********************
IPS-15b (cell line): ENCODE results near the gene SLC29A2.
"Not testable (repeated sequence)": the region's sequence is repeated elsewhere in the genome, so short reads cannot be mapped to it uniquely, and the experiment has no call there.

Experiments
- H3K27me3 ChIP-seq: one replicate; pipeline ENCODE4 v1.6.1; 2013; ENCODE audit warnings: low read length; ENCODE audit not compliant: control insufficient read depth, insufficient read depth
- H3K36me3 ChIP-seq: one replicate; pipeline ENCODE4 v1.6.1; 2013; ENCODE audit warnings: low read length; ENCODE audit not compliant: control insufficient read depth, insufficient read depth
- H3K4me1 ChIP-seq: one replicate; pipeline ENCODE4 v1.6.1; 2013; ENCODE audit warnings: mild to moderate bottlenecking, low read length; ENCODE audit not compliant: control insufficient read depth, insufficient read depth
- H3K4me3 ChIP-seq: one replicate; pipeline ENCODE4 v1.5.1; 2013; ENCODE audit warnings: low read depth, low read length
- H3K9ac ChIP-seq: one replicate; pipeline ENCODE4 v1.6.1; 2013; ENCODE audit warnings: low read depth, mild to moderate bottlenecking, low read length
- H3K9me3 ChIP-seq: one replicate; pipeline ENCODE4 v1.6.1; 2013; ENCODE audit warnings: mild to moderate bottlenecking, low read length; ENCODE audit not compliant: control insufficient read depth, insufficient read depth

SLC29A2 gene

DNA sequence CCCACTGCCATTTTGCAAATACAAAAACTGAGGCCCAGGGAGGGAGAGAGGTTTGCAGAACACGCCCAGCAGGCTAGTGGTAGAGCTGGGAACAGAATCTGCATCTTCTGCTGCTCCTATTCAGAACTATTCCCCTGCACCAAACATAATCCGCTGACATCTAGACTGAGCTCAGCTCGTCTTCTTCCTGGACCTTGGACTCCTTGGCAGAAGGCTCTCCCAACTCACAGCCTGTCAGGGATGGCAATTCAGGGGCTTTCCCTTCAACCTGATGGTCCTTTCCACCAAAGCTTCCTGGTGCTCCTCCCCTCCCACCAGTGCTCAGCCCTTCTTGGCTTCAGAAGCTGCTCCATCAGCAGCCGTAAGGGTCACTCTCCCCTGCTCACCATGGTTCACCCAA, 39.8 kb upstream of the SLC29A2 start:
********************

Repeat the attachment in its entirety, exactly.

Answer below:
IPS-15b (cell line): ENCODE results near the gene SLC29A2.
"Not testable (repeated sequence)": the region's sequence is repeated elsewhere in the genome, so short reads cannot be mapped to it uniquely, and the experiment has no call there.

Experiments
- H3K27me3 ChIP-seq: one replicate; pipeline ENCODE4 v1.6.1; 2013; ENCODE audit warnings: low read length; ENCODE audit not compliant: control insufficient read depth, insufficient read depth
- H3K36me3 ChIP-seq: one replicate; pipeline ENCODE4 v1.6.1; 2013; ENCODE audit warnings: low read length; ENCODE audit not compliant: control insufficient read depth, insufficient read depth
- H3K4me1 ChIP-seq: one replicate; pipeline ENCODE4 v1.6.1; 2013; ENCODE audit warnings: mild to moderate bottlenecking, low read length; ENCODE audit not compliant: control insufficient read depth, insufficient read depth
- H3K4me3 ChIP-seq: one replicate; pipeline ENCODE4 v1.5.1; 2013; ENCODE audit warnings: low read depth, low read length
- H3K9ac ChIP-seq: one replicate; pipeline ENCODE4 v1.6.1; 2013; ENCODE audit warnings: low read depth, mild to moderate bottlenecking, low read length
- H3K9me3 ChIP-seq: one replicate; pipeline ENCODE4 v1.6.1; 2013; ENCODE audit warnings: mild to moderate bottlenecking, low read length; ENCODE audit not compliant: control insufficient read depth, insufficient read depth

SLC29A2 gene

DNA sequence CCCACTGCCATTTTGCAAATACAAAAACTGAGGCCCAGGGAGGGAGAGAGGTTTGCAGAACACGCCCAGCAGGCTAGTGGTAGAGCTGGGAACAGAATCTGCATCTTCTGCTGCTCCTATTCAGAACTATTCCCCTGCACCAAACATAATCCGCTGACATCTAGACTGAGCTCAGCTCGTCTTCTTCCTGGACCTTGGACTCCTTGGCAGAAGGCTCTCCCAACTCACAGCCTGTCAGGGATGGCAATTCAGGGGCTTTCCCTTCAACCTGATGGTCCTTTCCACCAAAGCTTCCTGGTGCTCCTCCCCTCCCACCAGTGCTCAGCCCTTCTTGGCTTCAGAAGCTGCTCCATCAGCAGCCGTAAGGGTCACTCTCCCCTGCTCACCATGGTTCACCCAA, 39.8 kb upstream of the SLC29A2 start: